COVID19 has the changed the lives of many. It is obvious that with the upcoming fall and winter months many are wondering how intense a potential second or ongoing wave will be and if lock-downs will be put in place once more. Andorra is no exception. This small country surrounded by mountain ranges with limited access points can implement landlocked controls to 99% of the influx of outside visitors and therefore limit substantially the spread of COVID19. However the Andorran economy obviously relies on border crossings for its tourism depending economy. Authorities will need to balance carefully the benefits from an already reduced tourism and shopping demand against the risk of spreading the virus within the Principality. It is likely that a second policy of restrictions will be affecting less the movements of professionals and residents and therefore have a limited impact on the local economy. Sectors such as retail, tourism and hospitality most likely will continue to be heavily impacted.
The inequality in the way the COVID19 has affected the global business and working community is visible among the work force of much of Southern Europe and worldwide. The drop in jobs related to tourism, hospitality and B2C services is contrasting with the rise of independent consultants that work as freelance in the IT sector or related to the digital economy in general. With the growth that we are experiencing in e-commerce and IT related services it becomes clear which sectors are benefiting from the current tendencies. Andorra is positioning itself with this trend as potential base and place of residency for a skilled, independent and flexible workforce.
Working from home is becoming increasingly the norm for many professionals in those sectors. They are flexible and can be digital nomads when it comes to choosing their home base. Life quality and taxation are important factors. The health system, general safety and crime as well as quality of life related factors are to be considered for a potential residency. Tax residency in Andorra has gained in popularity during those months of lock-down and ongoing pandemic. Our research and internal data shows that the demand to establish a residency in Andorra has risen mostly among IT consultants and technicians. Home office has come to stay at least partially. Even digital nomads find themselves limited given travel restrictions and the issue of national health systems in certain countries such as in Asia and the Caribbean.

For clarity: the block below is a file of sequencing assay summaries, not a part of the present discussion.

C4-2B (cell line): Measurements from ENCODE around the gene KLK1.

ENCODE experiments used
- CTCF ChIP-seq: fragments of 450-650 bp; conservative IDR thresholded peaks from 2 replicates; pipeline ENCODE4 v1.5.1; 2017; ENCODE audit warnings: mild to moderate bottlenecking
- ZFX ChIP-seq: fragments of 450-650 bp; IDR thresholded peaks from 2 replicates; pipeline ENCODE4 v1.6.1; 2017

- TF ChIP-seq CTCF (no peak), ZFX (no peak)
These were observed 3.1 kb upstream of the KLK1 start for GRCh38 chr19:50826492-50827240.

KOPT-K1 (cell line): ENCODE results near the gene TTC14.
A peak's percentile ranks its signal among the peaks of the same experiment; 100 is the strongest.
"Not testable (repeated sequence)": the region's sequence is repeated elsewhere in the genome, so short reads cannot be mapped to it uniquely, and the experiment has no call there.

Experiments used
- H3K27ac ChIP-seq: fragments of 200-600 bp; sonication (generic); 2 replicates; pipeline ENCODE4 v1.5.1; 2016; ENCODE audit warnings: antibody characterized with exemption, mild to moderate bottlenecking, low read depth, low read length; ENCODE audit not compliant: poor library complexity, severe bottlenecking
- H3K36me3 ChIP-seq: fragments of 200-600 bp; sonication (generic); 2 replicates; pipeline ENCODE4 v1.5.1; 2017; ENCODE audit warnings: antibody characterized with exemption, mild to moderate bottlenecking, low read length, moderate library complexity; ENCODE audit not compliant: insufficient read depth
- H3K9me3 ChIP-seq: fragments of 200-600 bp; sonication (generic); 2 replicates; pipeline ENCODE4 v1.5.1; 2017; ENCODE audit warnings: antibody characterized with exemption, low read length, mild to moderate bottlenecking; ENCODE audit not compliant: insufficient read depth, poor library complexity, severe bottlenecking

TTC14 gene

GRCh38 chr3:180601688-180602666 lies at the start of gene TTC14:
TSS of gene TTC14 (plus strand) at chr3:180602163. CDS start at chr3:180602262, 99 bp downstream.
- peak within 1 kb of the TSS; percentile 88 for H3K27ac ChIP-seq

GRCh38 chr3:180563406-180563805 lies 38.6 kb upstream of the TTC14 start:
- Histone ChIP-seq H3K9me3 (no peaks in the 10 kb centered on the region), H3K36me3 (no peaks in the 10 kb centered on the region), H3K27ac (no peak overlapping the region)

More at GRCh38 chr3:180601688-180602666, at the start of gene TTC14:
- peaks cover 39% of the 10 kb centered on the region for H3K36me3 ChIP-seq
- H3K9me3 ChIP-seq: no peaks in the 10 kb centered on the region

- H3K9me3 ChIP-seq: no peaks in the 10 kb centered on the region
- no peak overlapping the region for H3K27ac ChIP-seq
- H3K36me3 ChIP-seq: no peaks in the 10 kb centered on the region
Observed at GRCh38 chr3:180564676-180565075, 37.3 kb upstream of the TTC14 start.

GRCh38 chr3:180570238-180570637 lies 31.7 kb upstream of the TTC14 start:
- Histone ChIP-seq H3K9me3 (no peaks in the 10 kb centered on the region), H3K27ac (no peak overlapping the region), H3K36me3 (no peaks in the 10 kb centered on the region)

Andorra offers one of the best health systems in the world. The cost of social security and health care coverage is very competitive as well as living expenses for housing, food and utilities. In a worst-case-scenario of an ongoing pandemic over months or a year Andorra can be a safe-haven for those that may provide their services over distance working from home or with limited travel.
Through an official income tax of 10% with an effective tax rate well below that on salary / earnings Andorra offers multiple advantages for those that become tax resident. Corporate tax at 10% and tax-exempted dividends as well as the absence of wealth tax make Andorra more than attractive for medium and high earning individuals.
We do not dare to predict the outcome of the pandemic but it is clear that for years to come companies will reduce travel budgets, home office or working over distance will remain in place at least partially and the tax burden among OECD countries will be on the rise. Andorra is not immune to the drop in its tourism sector and will also be pressured to reduce its fiscal deficit. However it is well aware that its tax regime is one of the main attractions for foreign investment which it will rely on even more in a post-COVID situation.